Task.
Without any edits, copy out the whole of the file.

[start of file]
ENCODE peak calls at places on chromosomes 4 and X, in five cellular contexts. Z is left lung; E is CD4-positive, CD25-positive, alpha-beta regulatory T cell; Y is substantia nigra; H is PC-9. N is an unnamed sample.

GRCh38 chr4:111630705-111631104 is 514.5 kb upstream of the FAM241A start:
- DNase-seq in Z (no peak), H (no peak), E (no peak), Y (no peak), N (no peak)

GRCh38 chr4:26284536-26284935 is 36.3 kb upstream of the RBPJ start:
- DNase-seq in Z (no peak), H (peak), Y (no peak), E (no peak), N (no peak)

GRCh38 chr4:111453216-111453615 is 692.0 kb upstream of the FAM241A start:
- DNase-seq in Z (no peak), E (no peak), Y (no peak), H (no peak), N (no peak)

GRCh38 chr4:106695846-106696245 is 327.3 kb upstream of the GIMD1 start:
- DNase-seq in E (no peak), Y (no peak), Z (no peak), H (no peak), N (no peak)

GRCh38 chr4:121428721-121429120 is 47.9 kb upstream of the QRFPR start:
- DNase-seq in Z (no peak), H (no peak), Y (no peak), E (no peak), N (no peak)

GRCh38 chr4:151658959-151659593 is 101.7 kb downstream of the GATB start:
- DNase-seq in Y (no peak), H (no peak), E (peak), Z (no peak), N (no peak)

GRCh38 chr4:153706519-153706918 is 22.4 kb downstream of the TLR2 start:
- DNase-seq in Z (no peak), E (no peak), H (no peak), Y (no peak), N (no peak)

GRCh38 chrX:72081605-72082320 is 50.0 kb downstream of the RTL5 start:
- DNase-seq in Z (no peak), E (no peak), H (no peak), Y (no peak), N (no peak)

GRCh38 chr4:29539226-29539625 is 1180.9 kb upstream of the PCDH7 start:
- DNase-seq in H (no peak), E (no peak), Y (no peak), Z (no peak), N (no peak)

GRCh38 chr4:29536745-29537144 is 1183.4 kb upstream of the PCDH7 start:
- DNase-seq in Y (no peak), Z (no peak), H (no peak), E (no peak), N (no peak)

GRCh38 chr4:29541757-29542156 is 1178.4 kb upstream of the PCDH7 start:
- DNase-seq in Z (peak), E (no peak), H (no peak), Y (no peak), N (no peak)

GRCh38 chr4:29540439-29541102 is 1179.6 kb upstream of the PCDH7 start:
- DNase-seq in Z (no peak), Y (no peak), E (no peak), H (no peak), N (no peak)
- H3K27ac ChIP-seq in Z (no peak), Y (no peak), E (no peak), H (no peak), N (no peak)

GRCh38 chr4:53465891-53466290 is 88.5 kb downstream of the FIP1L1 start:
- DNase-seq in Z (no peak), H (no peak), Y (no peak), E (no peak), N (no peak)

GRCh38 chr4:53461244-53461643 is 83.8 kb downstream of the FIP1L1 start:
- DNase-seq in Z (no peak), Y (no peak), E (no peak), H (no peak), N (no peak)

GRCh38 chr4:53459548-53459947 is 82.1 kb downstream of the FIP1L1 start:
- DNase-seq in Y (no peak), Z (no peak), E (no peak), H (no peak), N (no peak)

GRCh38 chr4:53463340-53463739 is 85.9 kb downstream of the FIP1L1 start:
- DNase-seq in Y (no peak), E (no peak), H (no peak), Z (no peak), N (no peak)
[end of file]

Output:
ENCODE peak calls at places on chromosomes 4 and X, in five cellular contexts. Z is left lung; E is CD4-positive, CD25-positive, alpha-beta regulatory T cell; Y is substantia nigra; H is PC-9. N is an unnamed sample.

GRCh38 chr4:111630705-111631104 is 514.5 kb upstream of the FAM241A start:
- DNase-seq in Z (no peak), H (no peak), E (no peak), Y (no peak), N (no peak)

GRCh38 chr4:26284536-26284935 is 36.3 kb upstream of the RBPJ start:
- DNase-seq in Z (no peak), H (peak), Y (no peak), E (no peak), N (no peak)

GRCh38 chr4:111453216-111453615 is 692.0 kb upstream of the FAM241A start:
- DNase-seq in Z (no peak), E (no peak), Y (no peak), H (no peak), N (no peak)

GRCh38 chr4:106695846-106696245 is 327.3 kb upstream of the GIMD1 start:
- DNase-seq in E (no peak), Y (no peak), Z (no peak), H (no peak), N (no peak)

GRCh38 chr4:121428721-121429120 is 47.9 kb upstream of the QRFPR start:
- DNase-seq in Z (no peak), H (no peak), Y (no peak), E (no peak), N (no peak)

GRCh38 chr4:151658959-151659593 is 101.7 kb downstream of the GATB start:
- DNase-seq in Y (no peak), H (no peak), E (peak), Z (no peak), N (no peak)

GRCh38 chr4:153706519-153706918 is 22.4 kb downstream of the TLR2 start:
- DNase-seq in Z (no peak), E (no peak), H (no peak), Y (no peak), N (no peak)

GRCh38 chrX:72081605-72082320 is 50.0 kb downstream of the RTL5 start:
- DNase-seq in Z (no peak), E (no peak), H (no peak), Y (no peak), N (no peak)

GRCh38 chr4:29539226-29539625 is 1180.9 kb upstream of the PCDH7 start:
- DNase-seq in H (no peak), E (no peak), Y (no peak), Z (no peak), N (no peak)

GRCh38 chr4:29536745-29537144 is 1183.4 kb upstream of the PCDH7 start:
- DNase-seq in Y (no peak), Z (no peak), H (no peak), E (no peak), N (no peak)

GRCh38 chr4:29541757-29542156 is 1178.4 kb upstream of the PCDH7 start:
- DNase-seq in Z (peak), E (no peak), H (no peak), Y (no peak), N (no peak)

GRCh38 chr4:29540439-29541102 is 1179.6 kb upstream of the PCDH7 start:
- DNase-seq in Z (no peak), Y (no peak), E (no peak), H (no peak), N (no peak)
- H3K27ac ChIP-seq in Z (no peak), Y (no peak), E (no peak), H (no peak), N (no peak)

GRCh38 chr4:53465891-53466290 is 88.5 kb downstream of the FIP1L1 start:
- DNase-seq in Z (no peak), H (no peak), Y (no peak), E (no peak), N (no peak)

GRCh38 chr4:53461244-53461643 is 83.8 kb downstream of the FIP1L1 start:
- DNase-seq in Z (no peak), Y (no peak), E (no peak), H (no peak), N (no peak)

GRCh38 chr4:53459548-53459947 is 82.1 kb downstream of the FIP1L1 start:
- DNase-seq in Y (no peak), Z (no peak), E (no peak), H (no peak), N (no peak)

GRCh38 chr4:53463340-53463739 is 85.9 kb downstream of the FIP1L1 start:
- DNase-seq in Y (no peak), E (no peak), H (no peak), Z (no peak), N (no peak)